About 7 percent of U.S. households—8.6 million in all—experienced some sort of identity theft in 2010, according to the U.S. Bureau of Justice Statistics. That represents nearly a two-point increase since 2005. One study suggests a 13 percent increase in 2011 alone, much of it attributed to the rise of computer hacking, social media, and smart mobile phones.
The proliferation of cyberfraud has altered the landscape of credit card crime since Smith first entered it in 1993. Experts estimate that at least 11 percent of identity thefts now occur electronically. Yet far from making him irrelevant, Smith believes the change helped him fly under radar:
“My MO was always quaint and old-fashioned. That was the key to it: keeping it simple. I had an unassuming presence and personality, an ability to blend in, and a generic innocence that got me through doors.”
The success of such simple schemes often motivates identity thieves to continue, says Manny Tau, a San Clemente-based clinical and forensic psychologist specializing in criminal profiles. Though Tau has never met Smith, he recognizes the type; sociopathic with a sense of entitlement.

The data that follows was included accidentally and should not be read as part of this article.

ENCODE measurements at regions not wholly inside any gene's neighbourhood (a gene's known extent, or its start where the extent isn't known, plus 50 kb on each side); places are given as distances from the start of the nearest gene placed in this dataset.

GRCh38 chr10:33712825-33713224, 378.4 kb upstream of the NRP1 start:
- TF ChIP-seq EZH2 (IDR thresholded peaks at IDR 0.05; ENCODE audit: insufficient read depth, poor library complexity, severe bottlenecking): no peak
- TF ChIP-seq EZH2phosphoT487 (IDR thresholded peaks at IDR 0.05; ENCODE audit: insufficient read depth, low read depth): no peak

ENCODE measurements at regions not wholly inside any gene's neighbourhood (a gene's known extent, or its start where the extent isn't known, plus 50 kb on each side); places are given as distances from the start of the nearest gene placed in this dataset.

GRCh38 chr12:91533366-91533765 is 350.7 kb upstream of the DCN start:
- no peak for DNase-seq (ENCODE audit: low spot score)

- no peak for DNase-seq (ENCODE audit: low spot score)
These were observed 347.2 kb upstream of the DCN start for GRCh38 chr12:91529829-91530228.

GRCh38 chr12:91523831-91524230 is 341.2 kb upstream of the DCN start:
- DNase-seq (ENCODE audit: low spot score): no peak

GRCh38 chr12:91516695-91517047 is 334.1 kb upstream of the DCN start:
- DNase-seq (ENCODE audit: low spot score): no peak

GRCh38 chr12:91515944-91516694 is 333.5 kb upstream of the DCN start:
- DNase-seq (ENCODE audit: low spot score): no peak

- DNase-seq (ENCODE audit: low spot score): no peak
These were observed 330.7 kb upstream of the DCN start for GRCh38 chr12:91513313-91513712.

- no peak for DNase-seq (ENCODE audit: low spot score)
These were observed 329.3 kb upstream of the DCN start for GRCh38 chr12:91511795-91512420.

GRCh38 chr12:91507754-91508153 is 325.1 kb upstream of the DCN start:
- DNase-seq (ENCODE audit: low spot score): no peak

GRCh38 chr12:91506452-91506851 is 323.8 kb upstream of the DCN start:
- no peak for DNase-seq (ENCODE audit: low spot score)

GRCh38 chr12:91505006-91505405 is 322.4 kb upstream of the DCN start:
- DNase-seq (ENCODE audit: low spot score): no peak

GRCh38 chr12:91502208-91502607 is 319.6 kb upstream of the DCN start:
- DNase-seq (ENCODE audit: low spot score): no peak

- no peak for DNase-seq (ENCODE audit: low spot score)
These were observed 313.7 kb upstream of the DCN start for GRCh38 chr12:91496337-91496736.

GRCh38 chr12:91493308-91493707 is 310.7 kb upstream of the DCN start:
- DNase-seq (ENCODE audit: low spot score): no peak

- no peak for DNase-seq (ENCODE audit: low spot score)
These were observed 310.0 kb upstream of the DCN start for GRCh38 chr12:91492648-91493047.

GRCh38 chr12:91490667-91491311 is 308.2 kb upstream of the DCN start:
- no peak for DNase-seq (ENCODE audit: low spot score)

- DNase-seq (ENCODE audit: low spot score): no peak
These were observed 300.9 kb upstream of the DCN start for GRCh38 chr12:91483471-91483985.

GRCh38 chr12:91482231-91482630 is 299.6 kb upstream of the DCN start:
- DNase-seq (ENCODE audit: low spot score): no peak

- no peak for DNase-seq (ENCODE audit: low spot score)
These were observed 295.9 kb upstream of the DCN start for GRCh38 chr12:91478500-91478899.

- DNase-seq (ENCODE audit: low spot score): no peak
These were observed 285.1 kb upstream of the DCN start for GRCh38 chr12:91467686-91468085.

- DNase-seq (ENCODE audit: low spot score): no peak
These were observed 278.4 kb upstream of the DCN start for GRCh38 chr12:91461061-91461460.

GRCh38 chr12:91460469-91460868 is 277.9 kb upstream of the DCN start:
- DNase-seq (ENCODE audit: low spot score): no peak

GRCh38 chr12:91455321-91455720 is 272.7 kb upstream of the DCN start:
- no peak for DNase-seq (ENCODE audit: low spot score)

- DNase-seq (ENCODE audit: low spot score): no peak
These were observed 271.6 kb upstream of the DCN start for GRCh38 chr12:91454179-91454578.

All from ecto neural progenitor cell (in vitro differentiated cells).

“There’s a disregard for convention and a high degree of self-focus,” Tau says. “It’s all about them; they do what they do not just because they can get away with it, but because it makes them feel good.”
Tau believes it’s probable that a criminal like Smith will never change. All of which, of course, raises the question of whether Smith’s current candor is just another scheme. He swears it isn’t.
The reason he’s going public now, he says, is to earn honest money, and “clear up any misconceptions of my wife’s involvement.” He’d eventually like to write a book, and perhaps make his living consulting on prison reform. “I’d like to get paid,” he says, “but you’ve got to get your name out there.”
Bennett, for one, believes he’s telling the truth. “He’s always been very forthcoming and genuine, and I’ve never felt like he was evading anything. I haven’t found that in a relationship since I was a teenager.”
Yet, despite his protestations of remorse, Smith has never given back a penny. Though he and Dottie spent most of the money on high living, he says some of it is still unaccounted for. That includes $500,000 he gave his wife for a condo she never bought; $45,000 cash stuffed into the shafts of nine missing golf clubs; and $55,000 cash left in a briefcase stored in Del Mar.